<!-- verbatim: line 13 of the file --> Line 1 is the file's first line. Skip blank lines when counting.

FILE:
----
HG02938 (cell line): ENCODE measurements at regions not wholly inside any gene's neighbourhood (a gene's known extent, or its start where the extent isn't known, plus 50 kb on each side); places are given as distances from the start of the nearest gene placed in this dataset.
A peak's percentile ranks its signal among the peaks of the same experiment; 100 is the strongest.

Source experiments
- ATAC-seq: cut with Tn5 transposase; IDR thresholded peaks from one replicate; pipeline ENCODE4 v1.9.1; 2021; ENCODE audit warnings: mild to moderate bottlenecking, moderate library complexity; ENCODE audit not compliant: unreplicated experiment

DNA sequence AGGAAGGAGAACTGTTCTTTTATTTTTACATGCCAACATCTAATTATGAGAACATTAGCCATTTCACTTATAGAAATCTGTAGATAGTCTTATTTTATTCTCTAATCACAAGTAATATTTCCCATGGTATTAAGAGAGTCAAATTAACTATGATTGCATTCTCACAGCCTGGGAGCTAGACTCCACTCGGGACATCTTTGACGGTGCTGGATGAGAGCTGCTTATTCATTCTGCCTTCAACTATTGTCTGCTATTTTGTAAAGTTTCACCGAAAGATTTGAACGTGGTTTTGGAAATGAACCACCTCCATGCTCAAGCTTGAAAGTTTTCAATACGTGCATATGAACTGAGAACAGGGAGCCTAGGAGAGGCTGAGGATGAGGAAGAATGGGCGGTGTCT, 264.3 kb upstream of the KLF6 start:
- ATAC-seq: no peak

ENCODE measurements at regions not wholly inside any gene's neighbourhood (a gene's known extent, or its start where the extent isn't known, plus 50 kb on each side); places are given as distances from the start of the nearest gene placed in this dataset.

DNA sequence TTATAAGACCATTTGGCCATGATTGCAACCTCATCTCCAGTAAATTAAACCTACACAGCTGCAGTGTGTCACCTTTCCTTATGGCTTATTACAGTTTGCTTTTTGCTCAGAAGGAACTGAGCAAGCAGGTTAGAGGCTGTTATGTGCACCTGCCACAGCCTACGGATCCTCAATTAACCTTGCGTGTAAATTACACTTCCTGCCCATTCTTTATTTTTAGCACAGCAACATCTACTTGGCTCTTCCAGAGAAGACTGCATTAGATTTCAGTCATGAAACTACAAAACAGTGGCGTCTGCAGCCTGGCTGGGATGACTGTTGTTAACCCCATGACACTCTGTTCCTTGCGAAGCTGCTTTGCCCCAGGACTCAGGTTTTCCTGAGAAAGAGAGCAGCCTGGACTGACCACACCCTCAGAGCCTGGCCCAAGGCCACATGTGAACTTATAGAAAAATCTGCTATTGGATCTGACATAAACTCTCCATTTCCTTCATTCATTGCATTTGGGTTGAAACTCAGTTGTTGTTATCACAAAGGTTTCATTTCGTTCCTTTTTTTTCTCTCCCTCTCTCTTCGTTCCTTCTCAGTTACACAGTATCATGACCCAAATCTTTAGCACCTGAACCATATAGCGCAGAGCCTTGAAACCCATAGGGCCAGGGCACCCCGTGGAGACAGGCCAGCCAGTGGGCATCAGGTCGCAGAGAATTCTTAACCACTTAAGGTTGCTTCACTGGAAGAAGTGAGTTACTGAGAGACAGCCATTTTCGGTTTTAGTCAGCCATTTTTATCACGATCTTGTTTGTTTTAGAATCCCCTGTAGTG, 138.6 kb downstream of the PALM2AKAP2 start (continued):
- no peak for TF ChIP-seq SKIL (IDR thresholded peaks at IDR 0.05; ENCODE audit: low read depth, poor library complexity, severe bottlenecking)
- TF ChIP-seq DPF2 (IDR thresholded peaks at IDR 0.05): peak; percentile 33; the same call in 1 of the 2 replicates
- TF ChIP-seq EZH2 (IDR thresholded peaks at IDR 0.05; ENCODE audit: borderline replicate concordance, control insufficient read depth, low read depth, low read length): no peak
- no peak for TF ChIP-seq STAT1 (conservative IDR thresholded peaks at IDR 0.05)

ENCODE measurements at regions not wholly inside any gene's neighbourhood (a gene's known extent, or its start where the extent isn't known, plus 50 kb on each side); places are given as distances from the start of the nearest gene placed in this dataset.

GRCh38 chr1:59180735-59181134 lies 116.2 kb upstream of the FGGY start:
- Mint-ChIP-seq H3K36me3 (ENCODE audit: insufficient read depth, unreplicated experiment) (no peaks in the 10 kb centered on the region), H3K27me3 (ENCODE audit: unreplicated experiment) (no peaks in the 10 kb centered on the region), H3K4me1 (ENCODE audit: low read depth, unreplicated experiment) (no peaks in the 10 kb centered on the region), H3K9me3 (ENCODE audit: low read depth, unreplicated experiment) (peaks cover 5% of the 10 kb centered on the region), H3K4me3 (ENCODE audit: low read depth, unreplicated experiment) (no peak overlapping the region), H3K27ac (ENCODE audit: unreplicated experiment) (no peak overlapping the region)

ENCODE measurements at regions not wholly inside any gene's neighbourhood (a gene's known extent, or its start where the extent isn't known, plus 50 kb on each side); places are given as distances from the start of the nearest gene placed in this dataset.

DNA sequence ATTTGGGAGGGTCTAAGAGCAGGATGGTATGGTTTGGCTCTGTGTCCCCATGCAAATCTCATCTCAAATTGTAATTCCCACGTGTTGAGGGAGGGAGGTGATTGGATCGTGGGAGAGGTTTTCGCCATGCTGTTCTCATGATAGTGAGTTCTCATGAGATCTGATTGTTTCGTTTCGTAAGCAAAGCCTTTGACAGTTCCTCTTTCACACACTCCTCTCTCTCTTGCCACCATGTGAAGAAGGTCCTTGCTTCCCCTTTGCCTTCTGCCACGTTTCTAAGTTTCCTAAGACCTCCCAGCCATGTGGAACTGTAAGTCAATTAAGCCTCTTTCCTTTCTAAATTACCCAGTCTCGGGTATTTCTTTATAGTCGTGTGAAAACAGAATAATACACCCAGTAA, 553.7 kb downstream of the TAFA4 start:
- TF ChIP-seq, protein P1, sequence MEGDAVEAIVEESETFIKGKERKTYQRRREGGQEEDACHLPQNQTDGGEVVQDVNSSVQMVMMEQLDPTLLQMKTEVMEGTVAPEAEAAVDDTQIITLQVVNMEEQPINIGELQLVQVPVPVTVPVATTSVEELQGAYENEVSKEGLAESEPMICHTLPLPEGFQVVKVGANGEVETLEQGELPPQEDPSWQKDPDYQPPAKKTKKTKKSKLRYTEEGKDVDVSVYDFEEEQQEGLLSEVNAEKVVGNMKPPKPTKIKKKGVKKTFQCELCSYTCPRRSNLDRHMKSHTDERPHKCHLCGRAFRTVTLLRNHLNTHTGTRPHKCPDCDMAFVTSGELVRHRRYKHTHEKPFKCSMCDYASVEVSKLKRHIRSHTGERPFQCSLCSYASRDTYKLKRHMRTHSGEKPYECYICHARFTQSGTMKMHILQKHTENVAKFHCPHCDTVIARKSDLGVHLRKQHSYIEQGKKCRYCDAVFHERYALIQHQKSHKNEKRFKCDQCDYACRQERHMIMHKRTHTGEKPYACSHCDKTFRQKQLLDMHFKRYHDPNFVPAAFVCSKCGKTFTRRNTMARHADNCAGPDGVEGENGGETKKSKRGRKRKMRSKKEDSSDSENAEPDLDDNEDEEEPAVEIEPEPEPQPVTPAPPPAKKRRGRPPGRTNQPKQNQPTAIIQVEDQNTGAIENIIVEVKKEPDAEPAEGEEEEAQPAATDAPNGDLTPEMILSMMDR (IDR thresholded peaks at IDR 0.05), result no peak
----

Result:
ENCODE measurements at regions not wholly inside any gene's neighbourhood (a gene's known extent, or its start where the extent isn't known, plus 50 kb on each side); places are given as distances from the start of the nearest gene placed in this dataset.